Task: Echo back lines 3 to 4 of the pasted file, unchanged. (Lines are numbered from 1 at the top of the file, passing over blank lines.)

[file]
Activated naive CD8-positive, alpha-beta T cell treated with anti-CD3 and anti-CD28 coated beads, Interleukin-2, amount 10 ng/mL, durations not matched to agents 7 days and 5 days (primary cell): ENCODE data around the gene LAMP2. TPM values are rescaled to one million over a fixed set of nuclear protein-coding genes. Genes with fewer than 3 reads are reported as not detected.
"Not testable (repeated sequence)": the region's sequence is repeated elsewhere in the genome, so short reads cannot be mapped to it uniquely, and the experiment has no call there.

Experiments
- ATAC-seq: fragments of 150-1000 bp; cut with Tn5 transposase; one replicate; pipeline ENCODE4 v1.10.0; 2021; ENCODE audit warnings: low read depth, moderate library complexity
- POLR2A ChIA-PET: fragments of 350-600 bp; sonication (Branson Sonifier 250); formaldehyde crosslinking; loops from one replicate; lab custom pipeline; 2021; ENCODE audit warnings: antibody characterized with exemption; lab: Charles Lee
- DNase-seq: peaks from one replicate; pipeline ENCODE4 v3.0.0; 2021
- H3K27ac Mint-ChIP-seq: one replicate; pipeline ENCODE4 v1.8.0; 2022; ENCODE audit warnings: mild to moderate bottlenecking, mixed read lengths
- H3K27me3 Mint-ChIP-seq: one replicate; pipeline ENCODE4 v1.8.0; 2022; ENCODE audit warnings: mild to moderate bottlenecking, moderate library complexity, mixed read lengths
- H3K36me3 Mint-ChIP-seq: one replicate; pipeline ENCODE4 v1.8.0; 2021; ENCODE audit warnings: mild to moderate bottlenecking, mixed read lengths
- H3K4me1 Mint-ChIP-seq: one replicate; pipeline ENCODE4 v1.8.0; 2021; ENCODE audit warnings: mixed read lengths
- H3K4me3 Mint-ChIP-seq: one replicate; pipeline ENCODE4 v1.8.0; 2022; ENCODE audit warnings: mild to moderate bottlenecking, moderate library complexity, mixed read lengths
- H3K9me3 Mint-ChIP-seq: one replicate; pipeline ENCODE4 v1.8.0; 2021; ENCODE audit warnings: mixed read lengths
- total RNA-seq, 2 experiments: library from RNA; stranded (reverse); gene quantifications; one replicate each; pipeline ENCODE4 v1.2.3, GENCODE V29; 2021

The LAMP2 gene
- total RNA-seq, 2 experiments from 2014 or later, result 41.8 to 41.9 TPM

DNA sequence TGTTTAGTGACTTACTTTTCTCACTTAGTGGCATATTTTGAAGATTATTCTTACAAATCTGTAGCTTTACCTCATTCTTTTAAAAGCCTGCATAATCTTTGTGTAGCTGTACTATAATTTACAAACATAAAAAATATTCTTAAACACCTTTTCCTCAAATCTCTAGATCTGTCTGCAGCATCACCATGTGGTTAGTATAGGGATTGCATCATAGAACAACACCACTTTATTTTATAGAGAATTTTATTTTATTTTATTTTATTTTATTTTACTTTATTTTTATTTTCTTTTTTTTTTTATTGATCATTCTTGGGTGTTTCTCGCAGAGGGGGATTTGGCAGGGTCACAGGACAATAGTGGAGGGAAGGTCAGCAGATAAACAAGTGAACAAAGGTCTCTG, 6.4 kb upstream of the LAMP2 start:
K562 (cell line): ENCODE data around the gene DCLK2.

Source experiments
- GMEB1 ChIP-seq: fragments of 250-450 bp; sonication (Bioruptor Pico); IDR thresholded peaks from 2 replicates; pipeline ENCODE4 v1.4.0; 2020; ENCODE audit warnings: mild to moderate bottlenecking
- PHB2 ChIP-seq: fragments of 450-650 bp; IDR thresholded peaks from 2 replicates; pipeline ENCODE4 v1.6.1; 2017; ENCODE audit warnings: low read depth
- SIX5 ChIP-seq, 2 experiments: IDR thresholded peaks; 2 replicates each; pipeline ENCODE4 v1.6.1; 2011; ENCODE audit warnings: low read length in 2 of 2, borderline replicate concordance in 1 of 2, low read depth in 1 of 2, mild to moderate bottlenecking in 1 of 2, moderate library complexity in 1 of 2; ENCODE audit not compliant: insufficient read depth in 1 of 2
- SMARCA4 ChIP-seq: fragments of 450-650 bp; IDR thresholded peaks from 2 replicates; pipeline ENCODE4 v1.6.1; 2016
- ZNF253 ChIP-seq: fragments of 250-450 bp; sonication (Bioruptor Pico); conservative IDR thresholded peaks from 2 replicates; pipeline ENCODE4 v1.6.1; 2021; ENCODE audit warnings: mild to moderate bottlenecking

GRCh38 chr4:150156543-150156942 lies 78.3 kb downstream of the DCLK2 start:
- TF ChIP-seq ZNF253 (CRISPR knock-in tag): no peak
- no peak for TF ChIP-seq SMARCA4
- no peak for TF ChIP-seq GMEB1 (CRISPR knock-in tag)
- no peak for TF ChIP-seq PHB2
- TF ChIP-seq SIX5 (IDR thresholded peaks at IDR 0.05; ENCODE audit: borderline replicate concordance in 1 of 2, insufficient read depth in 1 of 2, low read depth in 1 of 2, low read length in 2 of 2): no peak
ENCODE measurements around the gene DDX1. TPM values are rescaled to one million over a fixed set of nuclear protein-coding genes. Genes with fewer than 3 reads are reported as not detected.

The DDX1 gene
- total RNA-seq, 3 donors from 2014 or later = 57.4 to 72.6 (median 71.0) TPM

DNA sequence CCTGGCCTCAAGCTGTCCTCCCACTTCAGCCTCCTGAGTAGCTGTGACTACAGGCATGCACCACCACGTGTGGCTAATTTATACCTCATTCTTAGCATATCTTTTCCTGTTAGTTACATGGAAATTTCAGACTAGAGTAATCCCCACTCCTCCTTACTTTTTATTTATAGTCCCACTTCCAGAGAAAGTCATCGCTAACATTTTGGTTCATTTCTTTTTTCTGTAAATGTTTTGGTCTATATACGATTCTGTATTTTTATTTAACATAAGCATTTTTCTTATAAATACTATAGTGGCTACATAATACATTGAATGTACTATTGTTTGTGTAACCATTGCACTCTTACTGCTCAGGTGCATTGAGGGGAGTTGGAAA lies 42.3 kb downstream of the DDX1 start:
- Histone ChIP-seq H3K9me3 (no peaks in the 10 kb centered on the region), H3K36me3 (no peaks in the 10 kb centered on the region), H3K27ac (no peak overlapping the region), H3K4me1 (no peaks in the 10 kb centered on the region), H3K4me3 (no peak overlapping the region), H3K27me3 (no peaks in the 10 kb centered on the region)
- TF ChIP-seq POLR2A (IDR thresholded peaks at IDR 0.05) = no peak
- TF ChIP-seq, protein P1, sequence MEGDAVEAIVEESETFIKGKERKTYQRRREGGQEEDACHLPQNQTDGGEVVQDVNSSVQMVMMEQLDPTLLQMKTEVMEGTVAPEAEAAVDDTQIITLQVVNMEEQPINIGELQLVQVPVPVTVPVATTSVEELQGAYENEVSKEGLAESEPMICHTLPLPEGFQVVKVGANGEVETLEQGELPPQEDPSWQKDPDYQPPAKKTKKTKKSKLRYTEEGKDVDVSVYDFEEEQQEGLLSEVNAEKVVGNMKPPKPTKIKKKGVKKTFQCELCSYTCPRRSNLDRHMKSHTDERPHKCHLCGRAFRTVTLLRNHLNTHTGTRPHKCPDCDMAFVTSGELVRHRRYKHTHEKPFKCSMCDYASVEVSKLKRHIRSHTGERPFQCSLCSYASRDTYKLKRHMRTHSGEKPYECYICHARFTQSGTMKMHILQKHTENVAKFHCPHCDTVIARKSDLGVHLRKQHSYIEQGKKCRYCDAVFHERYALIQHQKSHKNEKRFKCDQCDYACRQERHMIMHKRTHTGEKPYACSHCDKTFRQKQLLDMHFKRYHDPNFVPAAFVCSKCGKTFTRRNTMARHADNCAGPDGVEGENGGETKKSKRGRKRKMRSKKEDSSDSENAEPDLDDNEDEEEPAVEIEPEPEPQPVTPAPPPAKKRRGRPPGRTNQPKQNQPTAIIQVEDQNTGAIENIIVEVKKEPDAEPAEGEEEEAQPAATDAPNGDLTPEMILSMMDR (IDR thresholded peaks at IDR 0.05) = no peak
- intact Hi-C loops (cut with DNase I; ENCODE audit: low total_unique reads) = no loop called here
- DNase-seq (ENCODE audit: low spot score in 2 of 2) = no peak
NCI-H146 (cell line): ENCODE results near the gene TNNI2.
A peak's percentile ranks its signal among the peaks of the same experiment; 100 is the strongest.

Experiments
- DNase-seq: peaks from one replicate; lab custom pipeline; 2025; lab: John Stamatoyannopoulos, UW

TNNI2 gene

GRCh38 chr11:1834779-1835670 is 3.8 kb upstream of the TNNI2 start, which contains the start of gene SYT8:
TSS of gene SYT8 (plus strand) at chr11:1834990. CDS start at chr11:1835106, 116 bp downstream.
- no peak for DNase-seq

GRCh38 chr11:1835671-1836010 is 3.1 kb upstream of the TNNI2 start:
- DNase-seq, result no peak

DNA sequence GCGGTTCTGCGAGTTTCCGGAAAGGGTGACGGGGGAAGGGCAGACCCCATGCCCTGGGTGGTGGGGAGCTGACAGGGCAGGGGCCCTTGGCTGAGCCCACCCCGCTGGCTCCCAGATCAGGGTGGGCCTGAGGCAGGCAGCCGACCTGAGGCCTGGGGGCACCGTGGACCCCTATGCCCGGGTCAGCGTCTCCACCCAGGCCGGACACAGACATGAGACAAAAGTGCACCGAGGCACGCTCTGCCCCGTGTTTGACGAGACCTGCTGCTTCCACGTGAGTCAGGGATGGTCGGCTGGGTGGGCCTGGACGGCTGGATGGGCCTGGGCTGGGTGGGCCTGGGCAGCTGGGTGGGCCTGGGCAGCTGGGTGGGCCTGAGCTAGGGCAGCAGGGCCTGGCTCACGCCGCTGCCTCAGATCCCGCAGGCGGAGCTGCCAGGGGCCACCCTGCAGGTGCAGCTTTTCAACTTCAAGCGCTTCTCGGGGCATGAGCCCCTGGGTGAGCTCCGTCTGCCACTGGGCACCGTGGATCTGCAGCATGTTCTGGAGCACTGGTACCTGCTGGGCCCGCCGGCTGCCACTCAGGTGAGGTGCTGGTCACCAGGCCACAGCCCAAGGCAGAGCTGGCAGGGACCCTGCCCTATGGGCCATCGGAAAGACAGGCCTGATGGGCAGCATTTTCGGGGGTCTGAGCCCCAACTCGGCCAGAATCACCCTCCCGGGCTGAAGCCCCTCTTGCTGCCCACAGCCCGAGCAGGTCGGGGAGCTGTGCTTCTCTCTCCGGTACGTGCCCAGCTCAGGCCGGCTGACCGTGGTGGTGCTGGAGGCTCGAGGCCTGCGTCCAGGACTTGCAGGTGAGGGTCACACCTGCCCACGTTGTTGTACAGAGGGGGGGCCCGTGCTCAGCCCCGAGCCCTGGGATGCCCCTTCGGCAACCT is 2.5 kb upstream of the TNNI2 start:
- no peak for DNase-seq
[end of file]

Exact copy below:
Experiments
- ATAC-seq: fragments of 150-1000 bp; cut with Tn5 transposase; one replicate; pipeline ENCODE4 v1.10.0; 2021; ENCODE audit warnings: low read depth, moderate library complexity